Picture: Lead transcription assistant Rebeca Guzmán López plays with her niece at home
Many Western caregivers consider it important to talk to young children directly and frequently. When they do so, they speak in a way that they believe is comforting, interesting, or easy for the child to understand. However, talking directly to young children is not the norm around the world. “In many places children have been reported to learn their home languages without much child-directed speech at all”, says Dr Marisa Casillas, lead author of the study. So for these communities, what role does child-directed speech really play in language development?
In collaboration with linguistic anthropologists Dr Penelope Brown and Professor Stephen Levinson, Casillas investigated language development in a rural Tseltal Mayan community in southern Mexico. Brown has conducted research in this community since 1971 and has long noted that Tseltal caregivers raise their children to pay attention to what is going on around them. She has also observed that most speech to children comes in brief bursts, is focused on actions (rather than objects), and tends to be initiated by the children themselves. “We wanted to see how much child-directed speech children typically hear while learning Tseltal. If the answer is ‘not much’, it opens up the question of how else they are managing to learn language”, explains Casillas.
To measure their language environments, ten Tseltal children aged three and younger were fitted with wearable audio recorders and photo cameras, so that the researchers could collect naturalistic recordings of at-home speech during most of the waking day (approximately ten hours). These recordings were transcribed with the help of a native speaker. For each child, the investigators transcribed one hour's worth of short clips sampled from the day-long recording, and made notes about who was talking to whom. In addition, the children’s own utterances were transcribed and categorised according to their linguistic maturity (for example, cooing vs. babbling vs. recognisable words).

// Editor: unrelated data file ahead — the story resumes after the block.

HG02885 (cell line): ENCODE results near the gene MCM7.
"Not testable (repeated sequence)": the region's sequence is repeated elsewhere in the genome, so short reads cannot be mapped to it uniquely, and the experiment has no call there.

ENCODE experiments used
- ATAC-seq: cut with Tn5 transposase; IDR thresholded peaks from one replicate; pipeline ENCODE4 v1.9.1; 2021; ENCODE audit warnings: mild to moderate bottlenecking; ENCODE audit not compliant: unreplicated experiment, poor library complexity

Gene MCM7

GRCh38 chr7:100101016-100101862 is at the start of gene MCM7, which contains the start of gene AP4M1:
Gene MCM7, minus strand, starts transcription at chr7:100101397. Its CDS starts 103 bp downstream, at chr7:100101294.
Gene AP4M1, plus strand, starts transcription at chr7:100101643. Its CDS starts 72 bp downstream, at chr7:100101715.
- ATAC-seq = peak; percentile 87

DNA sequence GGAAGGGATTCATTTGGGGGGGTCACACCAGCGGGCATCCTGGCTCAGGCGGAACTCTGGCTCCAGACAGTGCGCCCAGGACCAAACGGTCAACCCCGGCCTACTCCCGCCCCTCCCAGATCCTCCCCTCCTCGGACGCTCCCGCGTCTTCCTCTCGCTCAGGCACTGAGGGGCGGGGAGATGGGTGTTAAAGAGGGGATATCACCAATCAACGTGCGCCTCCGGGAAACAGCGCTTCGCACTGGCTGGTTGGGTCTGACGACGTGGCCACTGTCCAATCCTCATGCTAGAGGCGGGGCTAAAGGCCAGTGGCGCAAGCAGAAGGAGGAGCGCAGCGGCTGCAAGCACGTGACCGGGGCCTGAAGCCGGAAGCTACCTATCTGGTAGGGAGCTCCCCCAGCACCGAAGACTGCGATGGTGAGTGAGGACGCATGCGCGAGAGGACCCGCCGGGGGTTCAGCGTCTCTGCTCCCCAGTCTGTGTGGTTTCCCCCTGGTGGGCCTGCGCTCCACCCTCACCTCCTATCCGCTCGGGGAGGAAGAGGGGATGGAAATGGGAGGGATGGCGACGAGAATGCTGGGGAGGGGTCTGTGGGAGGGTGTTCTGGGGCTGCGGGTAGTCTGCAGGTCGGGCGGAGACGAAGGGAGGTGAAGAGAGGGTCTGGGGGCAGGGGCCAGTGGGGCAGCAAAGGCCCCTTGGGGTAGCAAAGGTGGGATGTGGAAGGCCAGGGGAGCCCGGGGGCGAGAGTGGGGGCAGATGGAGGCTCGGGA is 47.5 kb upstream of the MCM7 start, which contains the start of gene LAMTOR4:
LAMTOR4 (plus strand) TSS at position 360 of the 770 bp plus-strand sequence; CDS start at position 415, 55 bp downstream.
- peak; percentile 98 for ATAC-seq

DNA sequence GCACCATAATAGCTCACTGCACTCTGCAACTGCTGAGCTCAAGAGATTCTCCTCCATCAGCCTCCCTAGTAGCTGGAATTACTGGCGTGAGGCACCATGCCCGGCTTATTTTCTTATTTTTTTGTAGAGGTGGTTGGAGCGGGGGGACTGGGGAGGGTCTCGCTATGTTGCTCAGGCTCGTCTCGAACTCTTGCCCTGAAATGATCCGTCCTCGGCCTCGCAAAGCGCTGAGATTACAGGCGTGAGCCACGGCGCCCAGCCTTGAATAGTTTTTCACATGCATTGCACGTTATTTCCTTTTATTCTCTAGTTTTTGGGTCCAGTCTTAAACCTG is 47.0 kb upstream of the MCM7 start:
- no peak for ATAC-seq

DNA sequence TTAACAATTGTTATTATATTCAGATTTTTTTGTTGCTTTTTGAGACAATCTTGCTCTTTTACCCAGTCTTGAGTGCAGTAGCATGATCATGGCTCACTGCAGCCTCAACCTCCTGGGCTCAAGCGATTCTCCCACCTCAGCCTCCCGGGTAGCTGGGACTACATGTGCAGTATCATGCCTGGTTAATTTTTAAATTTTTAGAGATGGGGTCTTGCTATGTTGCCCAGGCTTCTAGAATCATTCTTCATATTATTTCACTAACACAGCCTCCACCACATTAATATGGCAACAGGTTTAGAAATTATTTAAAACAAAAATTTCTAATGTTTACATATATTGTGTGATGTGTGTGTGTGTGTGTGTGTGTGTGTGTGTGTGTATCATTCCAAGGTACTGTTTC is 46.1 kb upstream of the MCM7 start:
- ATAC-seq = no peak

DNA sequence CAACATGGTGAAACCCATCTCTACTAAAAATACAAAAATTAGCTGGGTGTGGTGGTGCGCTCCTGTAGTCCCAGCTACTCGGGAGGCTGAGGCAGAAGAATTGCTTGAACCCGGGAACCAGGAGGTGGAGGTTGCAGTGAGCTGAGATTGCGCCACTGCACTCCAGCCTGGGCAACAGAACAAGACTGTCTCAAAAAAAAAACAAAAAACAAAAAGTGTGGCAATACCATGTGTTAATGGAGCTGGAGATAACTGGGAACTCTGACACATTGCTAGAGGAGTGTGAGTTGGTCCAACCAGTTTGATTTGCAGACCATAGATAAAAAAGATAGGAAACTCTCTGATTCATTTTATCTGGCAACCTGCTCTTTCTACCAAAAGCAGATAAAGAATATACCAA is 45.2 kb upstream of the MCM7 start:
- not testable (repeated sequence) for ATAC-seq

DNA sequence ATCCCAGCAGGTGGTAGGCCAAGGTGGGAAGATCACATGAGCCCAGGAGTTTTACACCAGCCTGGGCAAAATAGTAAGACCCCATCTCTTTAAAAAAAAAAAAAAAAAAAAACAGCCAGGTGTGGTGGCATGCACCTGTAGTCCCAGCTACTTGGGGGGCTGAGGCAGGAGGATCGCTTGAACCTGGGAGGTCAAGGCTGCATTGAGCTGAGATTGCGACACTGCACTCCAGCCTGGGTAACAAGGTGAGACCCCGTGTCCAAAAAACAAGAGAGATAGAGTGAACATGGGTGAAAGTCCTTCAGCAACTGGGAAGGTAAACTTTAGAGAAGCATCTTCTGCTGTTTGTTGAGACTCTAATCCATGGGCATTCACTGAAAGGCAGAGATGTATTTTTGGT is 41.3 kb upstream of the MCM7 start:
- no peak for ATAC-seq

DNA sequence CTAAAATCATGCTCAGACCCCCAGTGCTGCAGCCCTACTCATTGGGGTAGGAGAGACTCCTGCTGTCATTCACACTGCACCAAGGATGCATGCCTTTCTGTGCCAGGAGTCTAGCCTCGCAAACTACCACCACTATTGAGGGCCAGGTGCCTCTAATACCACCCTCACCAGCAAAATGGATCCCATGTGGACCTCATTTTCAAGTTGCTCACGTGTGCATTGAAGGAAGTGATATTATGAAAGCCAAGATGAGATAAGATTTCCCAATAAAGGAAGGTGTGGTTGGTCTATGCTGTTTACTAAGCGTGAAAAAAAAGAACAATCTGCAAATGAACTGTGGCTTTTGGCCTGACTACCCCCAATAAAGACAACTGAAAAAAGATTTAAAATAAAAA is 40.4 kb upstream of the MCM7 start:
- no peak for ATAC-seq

The children heard about three and a half minutes of directed speech per hour, which is about one third of what North American children are estimated to hear. In contrast, there was an enormous amount of speech directed to other people that the children could have listened to (about twenty-one minutes per hour). Importantly, this relative lack of child-directed speech did not lead to a language delay; the Tseltal children started babbling and speaking at the same age as Western children do. For example, children were producing words by age one and short sentences by age two. How do they do it? It is possible that children learn from the speech around them, even though it is not directed at them. But the authors also discuss a more intriguing option: the limited quantity of child-directed speech may simply have been sufficient. Children typically heard more and ‘richer’ directed speech in the morning, when it accompanied routine activities such as mealtime. This is comparable to the peaks in Western parents’ directed speech, which are also coupled to activities (such as storytime). As Casillas explains: “The results do not mean that child-directed speech doesn't matter, only that there is more to the picture—timing, context, and other access points to language may all be crucial for language learning, even in Western contexts”.
“By better understanding the different routes to language taken by children across human societies, we can shed light not only on the multiple cognitive tools available for learning language but also how those tools are flexibly used to adapt to the linguistic niche in which each child is raised”, concludes Casillas.
Casillas, M., Brown, P. & Levinson, S. Early language experience in a Tseltal Mayan village. Child Development